It’s no secret that we all experience stress from time to time in our everyday lives, and each person has a different way of coping when life starts to feel overwhelming. One common stress-relief method is to think about precious childhood memories, according to a recent study commissioned by the British travel agency On The Beach. Roughly 20 percent of adults said doing so made them feel more optimistic about life.
The study of 2,000 British adults focused on the effects of recalling childhood memories on stress. One in ten admitted that recalling memories cheered them up when they felt down. One in seven thought it helped them relax when they were stressed, and one in five felt more optimistic and energized when thinking back to past happier times.
As well as having a positive impact on stressful situations, the survey shed some light on which childhood memories stick in the mind most vividly: School trips came out on top with nearly three quarters of Brits remembering these days out. However, it's the carefree days of swimming in the pool on vacation that came out on top of happiest childhood memories.
In order to understand how we can recall these memories more clearly in our minds, Peter Kinderman, MA, MSc, PhD, a professor of clinical psychology at the University of Liverpool, provided insight into how memories are constructed and advice that may help people remember life’s best moments more clearly.
"Philosophers and psychologists agree that we are what we remember — our self concept, our understanding of ourselves, of other people, and the way the world works all depend on our memories. Our sense of who we are and our capacity to be happy and fulfilled is hugely dependent on our memories. In mental health, traumatic and unpleasant memories from childhood and the ways in which we get along with our parents are supremely important in determining our mood."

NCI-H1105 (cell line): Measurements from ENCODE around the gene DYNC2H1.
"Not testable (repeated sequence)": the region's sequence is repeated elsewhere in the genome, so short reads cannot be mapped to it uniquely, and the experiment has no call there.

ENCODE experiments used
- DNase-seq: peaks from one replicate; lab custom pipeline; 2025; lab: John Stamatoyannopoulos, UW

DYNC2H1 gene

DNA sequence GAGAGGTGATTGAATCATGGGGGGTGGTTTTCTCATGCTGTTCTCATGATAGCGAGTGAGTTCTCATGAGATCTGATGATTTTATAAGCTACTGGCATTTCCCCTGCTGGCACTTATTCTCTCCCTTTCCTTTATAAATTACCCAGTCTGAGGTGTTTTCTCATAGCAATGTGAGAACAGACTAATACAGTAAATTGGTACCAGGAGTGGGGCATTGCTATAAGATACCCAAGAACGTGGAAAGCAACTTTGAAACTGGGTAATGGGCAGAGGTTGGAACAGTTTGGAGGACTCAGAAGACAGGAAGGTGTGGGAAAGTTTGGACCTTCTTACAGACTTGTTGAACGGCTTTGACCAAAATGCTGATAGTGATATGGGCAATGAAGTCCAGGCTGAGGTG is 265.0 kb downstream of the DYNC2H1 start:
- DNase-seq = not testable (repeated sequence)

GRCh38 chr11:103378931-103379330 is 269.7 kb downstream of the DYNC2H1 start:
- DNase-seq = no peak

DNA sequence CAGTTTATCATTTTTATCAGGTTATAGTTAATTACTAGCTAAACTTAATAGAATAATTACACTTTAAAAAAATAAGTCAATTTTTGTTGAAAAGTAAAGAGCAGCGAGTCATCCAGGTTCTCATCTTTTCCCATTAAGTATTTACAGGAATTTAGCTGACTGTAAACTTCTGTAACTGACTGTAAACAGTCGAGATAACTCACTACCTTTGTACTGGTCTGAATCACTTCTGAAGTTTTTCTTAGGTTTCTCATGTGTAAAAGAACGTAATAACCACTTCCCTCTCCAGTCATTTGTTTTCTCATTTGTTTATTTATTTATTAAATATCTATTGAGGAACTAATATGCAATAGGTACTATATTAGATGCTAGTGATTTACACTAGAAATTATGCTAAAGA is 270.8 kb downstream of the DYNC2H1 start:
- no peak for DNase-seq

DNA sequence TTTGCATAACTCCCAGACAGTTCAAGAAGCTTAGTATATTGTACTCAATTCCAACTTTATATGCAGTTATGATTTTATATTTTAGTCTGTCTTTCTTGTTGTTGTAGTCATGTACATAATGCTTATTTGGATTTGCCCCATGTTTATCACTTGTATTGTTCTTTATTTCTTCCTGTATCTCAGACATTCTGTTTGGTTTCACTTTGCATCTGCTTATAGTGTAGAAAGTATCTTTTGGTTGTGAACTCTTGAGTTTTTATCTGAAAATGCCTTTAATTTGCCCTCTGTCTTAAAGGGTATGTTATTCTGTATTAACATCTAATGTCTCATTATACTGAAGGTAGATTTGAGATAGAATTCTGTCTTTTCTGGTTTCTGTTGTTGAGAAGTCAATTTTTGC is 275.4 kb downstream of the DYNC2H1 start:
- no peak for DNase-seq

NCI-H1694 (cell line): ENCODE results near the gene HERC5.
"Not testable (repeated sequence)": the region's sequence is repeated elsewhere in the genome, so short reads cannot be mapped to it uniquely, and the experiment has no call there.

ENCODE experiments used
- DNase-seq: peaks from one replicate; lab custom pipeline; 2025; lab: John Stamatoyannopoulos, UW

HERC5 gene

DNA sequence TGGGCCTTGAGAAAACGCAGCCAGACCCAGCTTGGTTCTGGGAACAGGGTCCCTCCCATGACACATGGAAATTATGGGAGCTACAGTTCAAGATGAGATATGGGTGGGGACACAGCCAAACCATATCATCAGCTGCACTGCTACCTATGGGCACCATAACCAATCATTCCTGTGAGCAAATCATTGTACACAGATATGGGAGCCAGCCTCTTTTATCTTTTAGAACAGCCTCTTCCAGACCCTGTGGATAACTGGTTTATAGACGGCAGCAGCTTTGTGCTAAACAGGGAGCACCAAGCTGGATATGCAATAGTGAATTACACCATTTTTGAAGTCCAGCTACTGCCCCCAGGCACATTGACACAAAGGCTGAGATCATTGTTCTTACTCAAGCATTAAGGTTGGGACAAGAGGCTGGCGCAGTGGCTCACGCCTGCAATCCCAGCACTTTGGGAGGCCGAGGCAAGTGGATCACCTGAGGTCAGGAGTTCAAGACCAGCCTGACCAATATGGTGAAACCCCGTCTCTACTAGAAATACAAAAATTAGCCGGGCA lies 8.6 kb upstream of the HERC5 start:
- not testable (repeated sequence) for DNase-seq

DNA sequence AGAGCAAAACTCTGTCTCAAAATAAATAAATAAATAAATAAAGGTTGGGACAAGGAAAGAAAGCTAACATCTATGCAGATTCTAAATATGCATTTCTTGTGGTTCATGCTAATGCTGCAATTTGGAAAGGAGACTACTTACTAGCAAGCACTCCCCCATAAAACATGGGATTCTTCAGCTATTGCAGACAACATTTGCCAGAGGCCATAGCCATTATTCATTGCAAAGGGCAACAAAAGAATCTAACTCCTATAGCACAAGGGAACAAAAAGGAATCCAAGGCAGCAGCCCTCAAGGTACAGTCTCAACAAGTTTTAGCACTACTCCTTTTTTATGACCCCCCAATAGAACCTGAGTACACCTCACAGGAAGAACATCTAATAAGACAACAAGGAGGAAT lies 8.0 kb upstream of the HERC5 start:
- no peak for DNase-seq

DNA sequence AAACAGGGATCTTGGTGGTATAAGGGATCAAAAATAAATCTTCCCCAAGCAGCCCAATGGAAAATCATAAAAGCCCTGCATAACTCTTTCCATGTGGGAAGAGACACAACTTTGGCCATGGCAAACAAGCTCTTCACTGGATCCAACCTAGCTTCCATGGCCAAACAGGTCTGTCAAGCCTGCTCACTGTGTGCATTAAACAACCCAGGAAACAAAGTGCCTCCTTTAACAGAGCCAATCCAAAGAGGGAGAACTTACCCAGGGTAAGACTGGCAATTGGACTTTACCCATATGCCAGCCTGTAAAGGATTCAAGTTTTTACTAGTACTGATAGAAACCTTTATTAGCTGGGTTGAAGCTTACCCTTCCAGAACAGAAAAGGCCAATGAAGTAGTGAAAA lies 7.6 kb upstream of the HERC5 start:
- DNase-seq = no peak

"It’s also true that memories, including folklore-type memories, and these days films, books, and great literature, are all important in terms of giving us tactics for solving problems in our lives," Kinderman said. "If our kids are scared on the first day of new school, we say, 'Do you remember when you joined Brownies, you didn’t like Brownies on the first day, were you scared?' And they say 'Yes,' and you say, 'Well, you’re scared of going to school; it’s just like Brownies.' Of course, kids are kids, so it never really goes according to plan, but the point is that we learn how to navigate the world using our memories."
"We construct our memories and they are not an exact reflection of reality. Memories aren’t like films, they are more like a cartoon that you re-draw every time you recall something. We’re constructing memories all the time, so kids will build a picture of childhood, and a picture of their parents, and a picture of what their summer vacations were all about."